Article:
Monday, October 30, 2006

All Hallow's Eve Eve

A few Halloweenish charcoal's from my favorite artist, in preparation of Hallowmass Eve

by Odilon Redon

Devil Carrying off a Head, Odilon Redon

Sunday, October 29, 2006

Thirtieth Sunday in Ordinary Time

Question Mark in stain glass, Donald David

"Jesus, son of David, have pity on me."
And many rebuked him, telling him to be silent.
But he kept calling out all the more,
"Son of David, have pity on me."
Jesus stopped and said, "Call him."
So they called the blind man, saying to him,
"Take courage; get up, Jesus is calling you."
He threw aside his cloak, sprang up, and came to Jesus.
Jesus said to him in reply, "What do you want me to do for you?"
from today's Gospel (Mark 10)

Friday, October 27, 2006

under london street

The Skin Game

For Alfred Hitchcock's 100th anniversary London had some mosaics installed in the subways, some of them are very neat, they capture a pulp feel.

Strangers on a Train

The Wrong Man

Tuesday, October 24, 2006

being and atemporality

Incredible Lightness of Being, McRae

Pope Benedict today gave a speech, in which he said:

"Overestimating 'doing' and obscuring 'being' does not help to recompose that fundamental balance which everyone needs in order to give life a firm foundation and a valid goal."

"To allow oneself to be carried away by the joy of discovery, without safeguarding the criteria that arise from a more profound view, would be to relive the drama of the ancient myth: The young Icarus, carried away with the desire of flying to absolute freedom, ... got ever closer to the sun, forgetting that the wings upon which he rose to the skies were made of wax. His fall and death were the price he paid for this illusion."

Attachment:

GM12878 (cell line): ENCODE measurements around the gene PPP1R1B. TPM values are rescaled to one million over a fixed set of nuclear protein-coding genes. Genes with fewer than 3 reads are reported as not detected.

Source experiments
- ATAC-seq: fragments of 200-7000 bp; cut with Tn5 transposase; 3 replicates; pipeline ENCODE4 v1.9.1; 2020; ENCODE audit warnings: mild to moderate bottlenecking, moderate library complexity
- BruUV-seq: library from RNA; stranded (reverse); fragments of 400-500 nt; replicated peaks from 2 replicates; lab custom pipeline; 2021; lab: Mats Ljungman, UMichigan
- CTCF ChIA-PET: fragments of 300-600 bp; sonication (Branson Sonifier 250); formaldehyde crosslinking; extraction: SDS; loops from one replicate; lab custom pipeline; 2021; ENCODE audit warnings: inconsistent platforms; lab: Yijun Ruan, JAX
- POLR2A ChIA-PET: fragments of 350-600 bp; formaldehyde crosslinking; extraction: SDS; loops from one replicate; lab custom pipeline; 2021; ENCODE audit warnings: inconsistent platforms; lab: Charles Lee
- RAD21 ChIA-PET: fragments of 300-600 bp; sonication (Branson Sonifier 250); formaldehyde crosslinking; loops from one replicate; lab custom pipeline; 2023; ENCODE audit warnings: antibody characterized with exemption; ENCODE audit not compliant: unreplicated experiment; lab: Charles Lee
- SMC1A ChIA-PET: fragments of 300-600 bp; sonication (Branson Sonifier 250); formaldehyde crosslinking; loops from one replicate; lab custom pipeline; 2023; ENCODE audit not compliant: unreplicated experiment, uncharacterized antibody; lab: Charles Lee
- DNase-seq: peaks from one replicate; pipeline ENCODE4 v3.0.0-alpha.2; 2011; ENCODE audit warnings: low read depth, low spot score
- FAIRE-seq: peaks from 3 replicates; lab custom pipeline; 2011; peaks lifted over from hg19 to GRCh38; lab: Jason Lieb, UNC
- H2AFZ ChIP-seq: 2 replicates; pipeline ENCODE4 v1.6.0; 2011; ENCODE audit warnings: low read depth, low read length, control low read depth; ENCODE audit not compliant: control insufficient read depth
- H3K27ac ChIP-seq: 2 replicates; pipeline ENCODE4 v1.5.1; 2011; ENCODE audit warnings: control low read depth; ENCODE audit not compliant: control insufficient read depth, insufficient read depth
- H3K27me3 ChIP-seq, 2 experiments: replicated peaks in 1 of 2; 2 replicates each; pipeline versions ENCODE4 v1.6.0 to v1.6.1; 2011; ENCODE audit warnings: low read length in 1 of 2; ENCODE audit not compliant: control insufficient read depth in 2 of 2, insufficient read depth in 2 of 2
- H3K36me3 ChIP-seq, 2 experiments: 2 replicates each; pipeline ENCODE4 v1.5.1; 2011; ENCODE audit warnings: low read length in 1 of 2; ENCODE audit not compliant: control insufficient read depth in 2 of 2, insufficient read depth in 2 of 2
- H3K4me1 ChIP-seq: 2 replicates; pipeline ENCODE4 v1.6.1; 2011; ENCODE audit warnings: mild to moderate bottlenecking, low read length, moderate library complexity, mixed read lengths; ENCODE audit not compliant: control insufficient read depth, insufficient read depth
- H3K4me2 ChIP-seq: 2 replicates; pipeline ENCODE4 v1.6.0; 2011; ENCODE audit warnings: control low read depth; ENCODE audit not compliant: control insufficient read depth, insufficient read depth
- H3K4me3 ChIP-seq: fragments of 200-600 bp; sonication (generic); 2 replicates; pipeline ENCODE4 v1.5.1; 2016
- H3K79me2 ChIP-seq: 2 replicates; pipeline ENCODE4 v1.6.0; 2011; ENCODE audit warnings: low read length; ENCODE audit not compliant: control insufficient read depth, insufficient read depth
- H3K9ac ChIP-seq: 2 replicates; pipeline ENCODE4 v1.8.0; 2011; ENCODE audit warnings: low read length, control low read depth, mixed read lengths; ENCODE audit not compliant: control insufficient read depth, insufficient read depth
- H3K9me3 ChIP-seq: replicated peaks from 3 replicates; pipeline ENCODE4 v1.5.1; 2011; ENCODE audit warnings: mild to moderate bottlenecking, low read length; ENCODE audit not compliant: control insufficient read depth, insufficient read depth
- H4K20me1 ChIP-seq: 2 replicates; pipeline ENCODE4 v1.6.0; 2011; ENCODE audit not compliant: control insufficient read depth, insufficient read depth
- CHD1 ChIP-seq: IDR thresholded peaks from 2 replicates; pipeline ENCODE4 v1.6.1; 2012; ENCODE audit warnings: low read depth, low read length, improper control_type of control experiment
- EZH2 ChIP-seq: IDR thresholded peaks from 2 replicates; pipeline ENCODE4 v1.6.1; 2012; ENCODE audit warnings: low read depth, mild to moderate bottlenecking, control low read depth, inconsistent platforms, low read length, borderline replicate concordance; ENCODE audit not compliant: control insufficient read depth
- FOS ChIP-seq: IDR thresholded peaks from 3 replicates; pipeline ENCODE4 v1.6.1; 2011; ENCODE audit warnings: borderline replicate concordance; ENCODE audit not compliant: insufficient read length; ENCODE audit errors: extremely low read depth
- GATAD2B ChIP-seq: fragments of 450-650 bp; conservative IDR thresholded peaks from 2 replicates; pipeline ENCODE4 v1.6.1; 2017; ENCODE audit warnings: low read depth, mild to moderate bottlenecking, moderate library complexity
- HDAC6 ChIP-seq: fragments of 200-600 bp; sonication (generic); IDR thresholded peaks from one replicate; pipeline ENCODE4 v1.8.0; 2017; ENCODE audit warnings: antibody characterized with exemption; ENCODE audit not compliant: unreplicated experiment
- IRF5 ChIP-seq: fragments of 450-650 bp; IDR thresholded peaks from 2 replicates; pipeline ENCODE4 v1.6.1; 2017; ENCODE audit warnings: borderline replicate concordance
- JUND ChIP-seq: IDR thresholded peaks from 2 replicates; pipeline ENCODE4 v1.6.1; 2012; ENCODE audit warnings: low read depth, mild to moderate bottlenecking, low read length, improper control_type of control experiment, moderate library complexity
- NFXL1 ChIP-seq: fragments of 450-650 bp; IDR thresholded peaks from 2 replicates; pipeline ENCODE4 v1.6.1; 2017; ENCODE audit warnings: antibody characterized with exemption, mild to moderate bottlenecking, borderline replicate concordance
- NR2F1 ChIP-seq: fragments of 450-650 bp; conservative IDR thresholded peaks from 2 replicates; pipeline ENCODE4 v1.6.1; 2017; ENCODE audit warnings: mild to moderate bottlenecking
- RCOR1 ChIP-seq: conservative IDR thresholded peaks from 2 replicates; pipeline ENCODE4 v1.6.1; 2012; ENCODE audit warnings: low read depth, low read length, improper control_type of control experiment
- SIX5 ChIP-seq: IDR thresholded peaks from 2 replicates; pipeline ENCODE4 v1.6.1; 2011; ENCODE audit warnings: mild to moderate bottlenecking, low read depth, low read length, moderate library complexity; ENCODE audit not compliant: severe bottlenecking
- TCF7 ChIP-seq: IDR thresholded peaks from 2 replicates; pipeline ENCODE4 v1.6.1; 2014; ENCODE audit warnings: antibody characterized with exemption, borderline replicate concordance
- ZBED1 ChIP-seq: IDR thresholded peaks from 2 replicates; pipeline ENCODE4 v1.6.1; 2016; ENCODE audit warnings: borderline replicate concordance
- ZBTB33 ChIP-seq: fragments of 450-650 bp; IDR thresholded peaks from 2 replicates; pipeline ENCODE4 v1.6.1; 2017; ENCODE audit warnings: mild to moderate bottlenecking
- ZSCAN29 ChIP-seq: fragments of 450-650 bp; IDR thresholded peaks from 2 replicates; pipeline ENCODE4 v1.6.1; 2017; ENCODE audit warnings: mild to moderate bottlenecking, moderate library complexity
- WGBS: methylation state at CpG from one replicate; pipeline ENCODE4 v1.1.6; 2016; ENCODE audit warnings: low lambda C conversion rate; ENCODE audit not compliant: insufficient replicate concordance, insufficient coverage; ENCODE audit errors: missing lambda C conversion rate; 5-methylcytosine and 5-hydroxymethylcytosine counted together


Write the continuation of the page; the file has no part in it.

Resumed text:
Icarus, Frank Wright

Monday, October 23, 2006

new caprica falls into the sea

Saturn Devouring his Children, Francisco Goya

I have been thoroughly enjoying the new season of Battlestar Galactica, and a certain theme that is bubbling under its surface has sparked my curiosity. Science Fiction can be a great tool to develop ideas that are hard to develop in realism; for instance, what happens when humanity is almost gone, teetering on a dark abyss of non-existence? How far should a people go to preserve themselves?

Which brings me to the present. The Bishops have recently voiced concern over the growing sentiments of western civilization's treatment of those they see as others. And, in the US, public opinion has spiraled into a closed-eye policy, where fear has paralyzed our mind and in hopes to remain safe we are willing to forgo morality.

So the question is: Is it worth saving humanity if we lose our humanity along the way?

Sunday, October 22, 2006

Twenty-nineth Sunday In Ordinary Time

"The LORD was pleased
to crush him in infirmity."
From the first reading today(Isaiah 53:11)

Sometimes a line from the Old Testament, when pulled out and quoted, sounds so ultimately bizarre.

Friday, October 20, 2006

what it means to be zero

One of the only things I enjoy about my current academic year is my Italian matrix theory professor who words sentences in the most peculiar way that it is worth it to go to class just to see how she will say things. For instance: "What does it mean to be zero?" and "I am like a clock when you ask me what time it is." This brings me to the art below, because, out of boredom, I type that first saying into google and sifted through the result and stumbled upon a group of Japanese artists in a group called null, whose work ranges from graphic design and photography to paintings and music. Their website is like a strange labyrinth. Here are a few pieces of art from its members:

History of Man, Akira Osawa

Photo by +39/K.Tozaki

A picture from their most recent gathering to create communal art

Tuesday, October 17, 2006

someday I will live in the future

I stumbled on this keen site of old sci-fi book covers, spanning back all the way to the ace doubles of the 50's. Some of the artwork on these covers is simply amazing, so here are a few:

Cemetery World, John Schoenherr

Telepath, Richard Powers

Orbit 8, Paul Lehr

An Exercise for Madmen, Jack Gaughan

Sunday, October 15, 2006

rather than light

Wisdom Enthroned

"and I chose to have her rather than the light,
because the splendor of her never yields to sleep."
from the first reading today(Wisdom 7)